Greater Harrisburg's Community Magazine

Tell It Like It Is: Michael Gingerich and Tom Kaden want to know what’s on your mind

Illustration by Aron Rook

Early 20th century feminist author Miles Franklin once wrote, “Someone to tell it to is one of the fundamental needs of human beings.”

Michael Gingerich and Tom Kaden take that mantra seriously.

As their Harrisburg-based nonprofit, Someone To Tell It To, rounds out its first decade, Gingerich and Kaden are taking vulnerability and connection mainstream. Why?

“Because we’ve experienced it ourselves, the need to be heard,” Kaden said.

At its core, Someone To Tell It To is a listening service for businesses, teams, families and individuals. Kaden and Gingerich built a model to help people process feelings and reduce loneliness.

The organization doesn’t fit the traditional mold of a therapeutic service. Gingerich and Kaden are the co-CEOs, otherwise known as chief encouragement officers. The team isn’t made up of licensed counselors or therapists, but certified listeners—handpicked to be part of a team built largely with intuitive feelers, according to the Myers-Briggs type indicator. Someone To Tell It To calls these listeners “story seekers,” and the people who they’re listening to “story tellers.”

“We realized there was an epidemic, a growing epidemic, of loneliness not just here in central Pennsylvania, but really all around the world,” Gingerich said.

Someone To Tell It To has helped people process their stories in about 25 countries globally (through interpreters as needed). They never turn anyone away based on an inability to pay.

Two story seekers lead each session, helping to build empathy and respect regardless of the person’s story.

“When it comes to listening, you have to believe the person in front of you, the person you’re listening to, is worthy of being hard,” Gingerich said.

Gingerich and Kaden recently published their third book, “Listening 2by2: A Paradigm Shift for Leaders.” It focuses on how to break down barriers, evoke curiosity, ask questions, and negotiate a path forward.

An average of more than 3.95 million workers quit their jobs each month in 2021, according to the Society for Human Resource Management. Gingerich and Kaden said that this is symptomatic of a larger listening epidemic. The Someone To Tell It To founders’ book combats the shift by breaking down toxic workplace behavior and building up an environment where healthy listening is status quo.

In the book’s forward, renowned author and management training leader Ken Blanchard writes, “Great things can happen when you are bold enough to speak your truth and to listen to others speak theirs. When you listen with intention, conversations flourish and take on a life of their own.”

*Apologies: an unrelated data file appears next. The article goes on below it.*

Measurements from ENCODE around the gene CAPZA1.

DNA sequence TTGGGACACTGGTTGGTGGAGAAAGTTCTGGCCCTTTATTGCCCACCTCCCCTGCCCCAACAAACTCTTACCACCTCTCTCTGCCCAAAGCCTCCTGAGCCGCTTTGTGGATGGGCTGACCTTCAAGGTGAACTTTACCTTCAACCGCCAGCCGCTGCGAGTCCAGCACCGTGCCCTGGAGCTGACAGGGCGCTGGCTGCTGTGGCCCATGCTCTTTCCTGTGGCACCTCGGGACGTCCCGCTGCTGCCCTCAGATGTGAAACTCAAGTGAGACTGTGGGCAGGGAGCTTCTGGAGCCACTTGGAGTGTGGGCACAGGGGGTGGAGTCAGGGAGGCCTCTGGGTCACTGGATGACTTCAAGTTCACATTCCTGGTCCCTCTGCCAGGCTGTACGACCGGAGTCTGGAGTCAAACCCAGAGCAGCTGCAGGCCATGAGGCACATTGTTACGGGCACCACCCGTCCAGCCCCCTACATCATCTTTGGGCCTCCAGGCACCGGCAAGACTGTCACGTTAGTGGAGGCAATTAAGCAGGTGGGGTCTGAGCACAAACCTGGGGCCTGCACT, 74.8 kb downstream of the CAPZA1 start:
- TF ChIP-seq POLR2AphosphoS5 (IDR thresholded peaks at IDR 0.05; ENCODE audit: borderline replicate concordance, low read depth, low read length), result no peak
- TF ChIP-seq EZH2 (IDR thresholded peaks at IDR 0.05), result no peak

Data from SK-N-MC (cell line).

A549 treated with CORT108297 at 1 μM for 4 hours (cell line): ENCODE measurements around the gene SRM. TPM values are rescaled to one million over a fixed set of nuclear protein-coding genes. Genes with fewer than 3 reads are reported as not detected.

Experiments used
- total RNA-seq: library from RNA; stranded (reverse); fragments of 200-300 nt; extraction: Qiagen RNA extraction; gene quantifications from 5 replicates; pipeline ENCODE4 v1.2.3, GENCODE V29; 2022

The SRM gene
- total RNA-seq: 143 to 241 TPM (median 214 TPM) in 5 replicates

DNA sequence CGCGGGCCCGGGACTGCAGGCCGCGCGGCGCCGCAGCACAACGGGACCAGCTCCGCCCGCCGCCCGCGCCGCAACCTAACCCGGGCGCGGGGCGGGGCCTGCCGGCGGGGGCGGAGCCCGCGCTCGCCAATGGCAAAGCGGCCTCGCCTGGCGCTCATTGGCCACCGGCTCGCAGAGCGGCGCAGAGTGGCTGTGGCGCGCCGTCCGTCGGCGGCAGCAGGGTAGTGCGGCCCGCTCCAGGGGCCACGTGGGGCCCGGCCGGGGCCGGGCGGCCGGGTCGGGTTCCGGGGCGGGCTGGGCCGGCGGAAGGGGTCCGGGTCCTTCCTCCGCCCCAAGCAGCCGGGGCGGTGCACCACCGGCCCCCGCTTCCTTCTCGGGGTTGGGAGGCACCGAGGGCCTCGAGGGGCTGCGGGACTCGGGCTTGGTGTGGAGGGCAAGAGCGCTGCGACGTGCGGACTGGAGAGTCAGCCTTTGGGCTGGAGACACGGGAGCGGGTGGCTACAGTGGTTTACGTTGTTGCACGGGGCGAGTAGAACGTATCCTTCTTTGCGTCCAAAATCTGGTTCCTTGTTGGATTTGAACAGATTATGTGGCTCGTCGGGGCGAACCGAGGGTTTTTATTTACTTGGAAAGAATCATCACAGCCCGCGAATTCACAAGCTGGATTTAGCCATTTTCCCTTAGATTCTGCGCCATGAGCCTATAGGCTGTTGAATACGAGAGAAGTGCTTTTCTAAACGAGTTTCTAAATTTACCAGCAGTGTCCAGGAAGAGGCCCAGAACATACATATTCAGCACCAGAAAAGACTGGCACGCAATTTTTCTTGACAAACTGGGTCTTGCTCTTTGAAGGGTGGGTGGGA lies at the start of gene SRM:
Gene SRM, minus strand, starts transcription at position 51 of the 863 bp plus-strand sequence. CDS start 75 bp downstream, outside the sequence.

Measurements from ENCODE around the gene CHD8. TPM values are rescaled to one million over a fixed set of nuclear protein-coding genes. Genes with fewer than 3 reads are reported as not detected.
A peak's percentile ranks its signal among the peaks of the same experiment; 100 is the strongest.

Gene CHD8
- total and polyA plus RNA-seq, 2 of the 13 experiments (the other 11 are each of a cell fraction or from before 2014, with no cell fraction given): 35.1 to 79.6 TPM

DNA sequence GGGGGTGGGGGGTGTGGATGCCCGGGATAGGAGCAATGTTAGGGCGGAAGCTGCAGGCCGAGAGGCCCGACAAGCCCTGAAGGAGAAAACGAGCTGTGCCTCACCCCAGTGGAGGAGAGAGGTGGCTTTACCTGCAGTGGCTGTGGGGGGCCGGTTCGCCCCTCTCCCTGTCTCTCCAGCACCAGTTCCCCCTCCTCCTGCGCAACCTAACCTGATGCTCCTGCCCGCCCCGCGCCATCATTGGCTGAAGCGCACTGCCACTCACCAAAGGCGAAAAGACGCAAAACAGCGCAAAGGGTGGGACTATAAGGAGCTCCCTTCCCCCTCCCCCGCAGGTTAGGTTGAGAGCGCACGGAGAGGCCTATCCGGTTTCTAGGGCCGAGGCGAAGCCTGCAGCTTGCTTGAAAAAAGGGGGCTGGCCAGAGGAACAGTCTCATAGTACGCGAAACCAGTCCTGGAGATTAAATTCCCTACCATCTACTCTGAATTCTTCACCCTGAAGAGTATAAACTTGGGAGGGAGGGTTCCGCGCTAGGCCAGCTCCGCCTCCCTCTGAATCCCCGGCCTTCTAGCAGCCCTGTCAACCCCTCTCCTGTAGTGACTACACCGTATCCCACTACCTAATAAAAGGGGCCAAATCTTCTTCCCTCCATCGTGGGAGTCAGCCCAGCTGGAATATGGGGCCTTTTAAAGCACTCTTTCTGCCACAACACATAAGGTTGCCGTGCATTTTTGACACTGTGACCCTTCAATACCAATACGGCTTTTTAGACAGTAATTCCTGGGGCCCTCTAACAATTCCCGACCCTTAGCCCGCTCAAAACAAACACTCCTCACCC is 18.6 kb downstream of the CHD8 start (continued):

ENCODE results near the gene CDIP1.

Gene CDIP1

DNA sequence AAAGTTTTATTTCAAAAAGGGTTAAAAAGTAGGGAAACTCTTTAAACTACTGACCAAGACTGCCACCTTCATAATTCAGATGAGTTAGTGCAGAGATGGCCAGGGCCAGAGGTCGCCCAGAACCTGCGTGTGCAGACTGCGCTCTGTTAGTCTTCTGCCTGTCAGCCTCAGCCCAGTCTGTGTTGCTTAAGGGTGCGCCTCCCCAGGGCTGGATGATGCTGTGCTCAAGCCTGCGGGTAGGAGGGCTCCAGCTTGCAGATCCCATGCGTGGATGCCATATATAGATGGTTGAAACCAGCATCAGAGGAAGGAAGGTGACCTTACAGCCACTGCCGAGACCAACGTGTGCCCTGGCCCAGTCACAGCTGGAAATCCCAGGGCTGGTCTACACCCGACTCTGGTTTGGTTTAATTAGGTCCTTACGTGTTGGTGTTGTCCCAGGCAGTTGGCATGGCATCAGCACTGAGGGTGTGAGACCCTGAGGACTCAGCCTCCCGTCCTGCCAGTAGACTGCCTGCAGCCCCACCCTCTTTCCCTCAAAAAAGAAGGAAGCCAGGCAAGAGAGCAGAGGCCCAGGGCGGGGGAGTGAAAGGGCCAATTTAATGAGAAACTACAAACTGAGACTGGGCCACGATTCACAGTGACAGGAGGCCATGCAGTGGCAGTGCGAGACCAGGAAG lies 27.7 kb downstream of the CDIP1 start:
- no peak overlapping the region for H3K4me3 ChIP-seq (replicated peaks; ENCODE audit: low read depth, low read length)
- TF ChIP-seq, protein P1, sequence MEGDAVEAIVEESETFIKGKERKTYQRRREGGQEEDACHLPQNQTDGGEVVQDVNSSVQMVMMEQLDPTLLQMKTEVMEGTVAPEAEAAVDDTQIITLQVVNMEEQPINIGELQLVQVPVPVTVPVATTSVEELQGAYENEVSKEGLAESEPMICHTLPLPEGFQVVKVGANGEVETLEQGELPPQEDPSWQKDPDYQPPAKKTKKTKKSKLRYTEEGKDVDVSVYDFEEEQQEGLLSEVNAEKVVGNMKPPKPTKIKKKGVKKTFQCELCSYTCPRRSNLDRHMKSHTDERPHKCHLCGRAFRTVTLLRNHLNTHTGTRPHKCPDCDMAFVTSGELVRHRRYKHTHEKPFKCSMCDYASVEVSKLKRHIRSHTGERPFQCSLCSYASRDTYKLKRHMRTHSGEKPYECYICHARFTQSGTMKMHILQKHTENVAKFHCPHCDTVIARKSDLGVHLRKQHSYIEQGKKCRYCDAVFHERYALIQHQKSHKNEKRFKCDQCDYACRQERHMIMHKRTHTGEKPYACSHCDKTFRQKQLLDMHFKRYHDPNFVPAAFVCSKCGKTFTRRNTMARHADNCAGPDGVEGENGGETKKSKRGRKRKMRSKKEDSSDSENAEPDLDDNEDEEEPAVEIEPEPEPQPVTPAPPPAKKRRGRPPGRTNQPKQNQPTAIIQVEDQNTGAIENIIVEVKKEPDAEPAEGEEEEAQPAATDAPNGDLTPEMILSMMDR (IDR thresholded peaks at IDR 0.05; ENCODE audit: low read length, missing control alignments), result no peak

Recently, Kaden and Gingerich stopped by a local health organization to meet with a team of about 20 nurses and doctors. One of the team members endured a traumatic car crash that left their spouse deceased. The team was rocked, and Someone To Tell It To helped them process what they were experiencing together.

“It was one of the most meaningful encounters that we’ve probably had with anyone, any group or individual, because it was so powerful and so intense,” Gingerich said.

Because of their years of experience, they were able to come last minute and step right into a difficult situation.

Moving forward, Someone To Tell It To plans to continue their eponymous podcast series, featuring guests like Pennsylvania state Rep. Patty Kim. They also plan to continue their work with individuals, hopefully expanding into education settings to help the community build a foundation of listening skills from an early age. All the while, the organization wants to delve deeper into working with professional teams and groups.

“The more money that we can bring in from those kinds of things, the more people we can serve, the more people we can bring on to listen, to train, and to expand the movement,” Gingerich said.

Someone To Tell It To will host an evening with best-selling author and leadership expert Jon Gordon at the Scottish Rite Cathedral in Harrisburg on Apr. 12 at 7 p.m. For more information, visit


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